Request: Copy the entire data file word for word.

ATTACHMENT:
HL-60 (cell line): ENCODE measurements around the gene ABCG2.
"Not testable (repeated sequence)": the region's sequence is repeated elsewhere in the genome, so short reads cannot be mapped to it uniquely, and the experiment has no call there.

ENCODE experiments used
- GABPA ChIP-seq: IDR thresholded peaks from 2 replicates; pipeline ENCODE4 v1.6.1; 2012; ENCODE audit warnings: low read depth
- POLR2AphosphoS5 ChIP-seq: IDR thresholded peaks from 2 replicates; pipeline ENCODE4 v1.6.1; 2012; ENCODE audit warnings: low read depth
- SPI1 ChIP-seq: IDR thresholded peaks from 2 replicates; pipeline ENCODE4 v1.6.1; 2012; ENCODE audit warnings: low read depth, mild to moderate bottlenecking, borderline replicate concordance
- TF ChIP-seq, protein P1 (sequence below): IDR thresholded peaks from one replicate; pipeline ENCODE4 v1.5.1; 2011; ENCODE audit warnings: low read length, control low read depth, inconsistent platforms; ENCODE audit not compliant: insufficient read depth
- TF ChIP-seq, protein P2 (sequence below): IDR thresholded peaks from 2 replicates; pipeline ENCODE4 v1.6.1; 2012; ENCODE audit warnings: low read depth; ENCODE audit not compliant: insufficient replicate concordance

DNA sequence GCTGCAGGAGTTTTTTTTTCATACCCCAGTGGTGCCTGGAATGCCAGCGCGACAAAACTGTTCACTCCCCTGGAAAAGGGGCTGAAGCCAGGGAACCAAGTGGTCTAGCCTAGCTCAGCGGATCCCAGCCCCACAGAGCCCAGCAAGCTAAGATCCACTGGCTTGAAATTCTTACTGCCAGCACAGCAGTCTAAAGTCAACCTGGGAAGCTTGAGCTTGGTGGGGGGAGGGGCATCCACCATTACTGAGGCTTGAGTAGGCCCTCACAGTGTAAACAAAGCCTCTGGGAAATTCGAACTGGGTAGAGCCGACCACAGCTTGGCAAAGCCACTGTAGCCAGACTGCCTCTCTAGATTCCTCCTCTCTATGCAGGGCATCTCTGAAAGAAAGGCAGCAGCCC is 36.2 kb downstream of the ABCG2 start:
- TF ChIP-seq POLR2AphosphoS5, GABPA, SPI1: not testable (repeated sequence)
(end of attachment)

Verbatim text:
HL-60 (cell line): ENCODE measurements around the gene ABCG2.
"Not testable (repeated sequence)": the region's sequence is repeated elsewhere in the genome, so short reads cannot be mapped to it uniquely, and the experiment has no call there.

ENCODE experiments used
- GABPA ChIP-seq: IDR thresholded peaks from 2 replicates; pipeline ENCODE4 v1.6.1; 2012; ENCODE audit warnings: low read depth
- POLR2AphosphoS5 ChIP-seq: IDR thresholded peaks from 2 replicates; pipeline ENCODE4 v1.6.1; 2012; ENCODE audit warnings: low read depth
- SPI1 ChIP-seq: IDR thresholded peaks from 2 replicates; pipeline ENCODE4 v1.6.1; 2012; ENCODE audit warnings: low read depth, mild to moderate bottlenecking, borderline replicate concordance
- TF ChIP-seq, protein P1 (sequence below): IDR thresholded peaks from one replicate; pipeline ENCODE4 v1.5.1; 2011; ENCODE audit warnings: low read length, control low read depth, inconsistent platforms; ENCODE audit not compliant: insufficient read depth
- TF ChIP-seq, protein P2 (sequence below): IDR thresholded peaks from 2 replicates; pipeline ENCODE4 v1.6.1; 2012; ENCODE audit warnings: low read depth; ENCODE audit not compliant: insufficient replicate concordance

DNA sequence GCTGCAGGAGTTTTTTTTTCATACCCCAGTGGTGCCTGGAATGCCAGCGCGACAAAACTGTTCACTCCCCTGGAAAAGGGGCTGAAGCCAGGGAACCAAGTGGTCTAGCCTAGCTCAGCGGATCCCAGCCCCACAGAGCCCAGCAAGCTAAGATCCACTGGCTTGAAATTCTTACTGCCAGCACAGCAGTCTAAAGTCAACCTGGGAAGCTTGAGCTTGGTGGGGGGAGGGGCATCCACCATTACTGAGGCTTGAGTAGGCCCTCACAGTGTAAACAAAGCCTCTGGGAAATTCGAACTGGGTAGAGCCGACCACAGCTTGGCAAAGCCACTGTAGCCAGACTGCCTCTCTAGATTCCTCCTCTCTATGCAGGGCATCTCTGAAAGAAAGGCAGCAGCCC is 36.2 kb downstream of the ABCG2 start:
- TF ChIP-seq POLR2AphosphoS5, GABPA, SPI1: not testable (repeated sequence)